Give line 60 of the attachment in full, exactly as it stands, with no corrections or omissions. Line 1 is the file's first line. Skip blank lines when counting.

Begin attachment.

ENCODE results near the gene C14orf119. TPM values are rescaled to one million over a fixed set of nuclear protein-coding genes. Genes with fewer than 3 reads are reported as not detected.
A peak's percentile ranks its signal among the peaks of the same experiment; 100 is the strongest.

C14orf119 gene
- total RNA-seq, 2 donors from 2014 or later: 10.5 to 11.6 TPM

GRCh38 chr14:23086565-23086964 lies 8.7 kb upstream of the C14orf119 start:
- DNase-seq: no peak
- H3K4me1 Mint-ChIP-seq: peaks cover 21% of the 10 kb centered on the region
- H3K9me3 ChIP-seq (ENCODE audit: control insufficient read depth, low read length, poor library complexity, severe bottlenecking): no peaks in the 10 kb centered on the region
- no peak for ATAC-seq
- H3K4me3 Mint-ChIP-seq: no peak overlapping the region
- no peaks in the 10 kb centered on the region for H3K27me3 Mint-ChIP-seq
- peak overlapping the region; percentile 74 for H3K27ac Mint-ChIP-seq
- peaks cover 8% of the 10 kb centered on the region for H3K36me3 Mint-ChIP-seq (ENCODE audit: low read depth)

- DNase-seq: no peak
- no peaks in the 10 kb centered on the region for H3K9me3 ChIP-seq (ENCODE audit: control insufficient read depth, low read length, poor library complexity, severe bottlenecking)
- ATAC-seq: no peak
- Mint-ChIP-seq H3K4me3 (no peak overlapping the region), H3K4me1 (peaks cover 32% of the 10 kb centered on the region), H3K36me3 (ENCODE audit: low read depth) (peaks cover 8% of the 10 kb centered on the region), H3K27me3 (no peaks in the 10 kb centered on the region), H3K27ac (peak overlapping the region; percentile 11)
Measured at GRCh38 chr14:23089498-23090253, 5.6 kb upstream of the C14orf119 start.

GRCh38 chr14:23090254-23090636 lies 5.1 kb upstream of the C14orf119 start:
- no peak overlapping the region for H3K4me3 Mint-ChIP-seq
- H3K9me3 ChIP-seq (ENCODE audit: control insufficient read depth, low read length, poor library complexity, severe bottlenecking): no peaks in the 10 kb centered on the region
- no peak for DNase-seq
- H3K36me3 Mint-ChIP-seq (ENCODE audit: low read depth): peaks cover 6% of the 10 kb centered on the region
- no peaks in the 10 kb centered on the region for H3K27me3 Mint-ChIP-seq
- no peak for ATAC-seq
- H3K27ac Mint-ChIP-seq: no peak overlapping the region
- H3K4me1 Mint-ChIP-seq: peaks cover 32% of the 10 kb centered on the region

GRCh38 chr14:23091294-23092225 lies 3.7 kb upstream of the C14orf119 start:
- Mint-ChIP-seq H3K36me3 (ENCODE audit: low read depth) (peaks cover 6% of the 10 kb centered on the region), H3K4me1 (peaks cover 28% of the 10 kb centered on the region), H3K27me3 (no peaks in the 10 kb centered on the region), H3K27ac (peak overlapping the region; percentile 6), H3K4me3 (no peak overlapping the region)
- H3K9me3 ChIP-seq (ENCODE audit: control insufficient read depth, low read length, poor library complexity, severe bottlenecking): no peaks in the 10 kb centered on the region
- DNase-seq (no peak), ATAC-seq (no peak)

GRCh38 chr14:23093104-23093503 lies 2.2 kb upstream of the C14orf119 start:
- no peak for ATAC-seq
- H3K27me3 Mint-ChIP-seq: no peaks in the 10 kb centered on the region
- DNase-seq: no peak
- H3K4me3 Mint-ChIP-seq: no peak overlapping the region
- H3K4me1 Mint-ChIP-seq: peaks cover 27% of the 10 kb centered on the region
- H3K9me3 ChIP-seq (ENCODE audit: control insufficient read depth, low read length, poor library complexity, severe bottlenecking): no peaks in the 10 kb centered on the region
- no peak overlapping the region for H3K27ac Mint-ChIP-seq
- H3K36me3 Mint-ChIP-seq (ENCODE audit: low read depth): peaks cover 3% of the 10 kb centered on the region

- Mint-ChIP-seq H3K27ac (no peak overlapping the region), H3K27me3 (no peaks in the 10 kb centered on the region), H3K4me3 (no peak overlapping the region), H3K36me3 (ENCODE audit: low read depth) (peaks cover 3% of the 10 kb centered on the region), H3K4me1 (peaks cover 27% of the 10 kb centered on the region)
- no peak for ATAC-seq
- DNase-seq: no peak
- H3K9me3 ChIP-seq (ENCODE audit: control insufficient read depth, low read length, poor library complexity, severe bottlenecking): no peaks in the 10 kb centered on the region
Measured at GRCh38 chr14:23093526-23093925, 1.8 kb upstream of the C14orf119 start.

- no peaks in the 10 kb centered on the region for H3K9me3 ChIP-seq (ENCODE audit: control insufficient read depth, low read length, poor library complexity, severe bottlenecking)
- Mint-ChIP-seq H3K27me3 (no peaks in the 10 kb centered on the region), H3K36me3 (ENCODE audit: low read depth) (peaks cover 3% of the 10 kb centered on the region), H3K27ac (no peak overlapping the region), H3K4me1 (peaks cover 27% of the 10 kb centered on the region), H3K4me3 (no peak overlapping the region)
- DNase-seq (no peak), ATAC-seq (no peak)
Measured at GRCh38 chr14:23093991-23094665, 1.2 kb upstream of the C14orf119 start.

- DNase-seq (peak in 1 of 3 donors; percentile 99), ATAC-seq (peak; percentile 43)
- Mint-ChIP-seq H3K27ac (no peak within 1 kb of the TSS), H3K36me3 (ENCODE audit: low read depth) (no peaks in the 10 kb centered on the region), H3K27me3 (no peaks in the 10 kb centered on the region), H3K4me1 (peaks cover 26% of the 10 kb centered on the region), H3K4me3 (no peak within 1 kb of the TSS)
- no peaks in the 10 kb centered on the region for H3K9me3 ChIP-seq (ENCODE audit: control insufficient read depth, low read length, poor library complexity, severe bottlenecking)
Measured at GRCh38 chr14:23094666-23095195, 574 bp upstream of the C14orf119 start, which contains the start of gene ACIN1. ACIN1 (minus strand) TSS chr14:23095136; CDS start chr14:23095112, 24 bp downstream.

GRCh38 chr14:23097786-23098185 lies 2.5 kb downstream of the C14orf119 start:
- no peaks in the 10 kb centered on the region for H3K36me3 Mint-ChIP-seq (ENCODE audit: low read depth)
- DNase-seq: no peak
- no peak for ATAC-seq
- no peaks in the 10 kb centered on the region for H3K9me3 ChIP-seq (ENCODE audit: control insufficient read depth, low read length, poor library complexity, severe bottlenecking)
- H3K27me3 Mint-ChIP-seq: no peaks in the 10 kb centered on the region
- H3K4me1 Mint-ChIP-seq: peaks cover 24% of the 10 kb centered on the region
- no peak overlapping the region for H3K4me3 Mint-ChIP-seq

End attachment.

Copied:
- H3K4me1 Mint-ChIP-seq: peaks cover 24% of the 10 kb centered on the region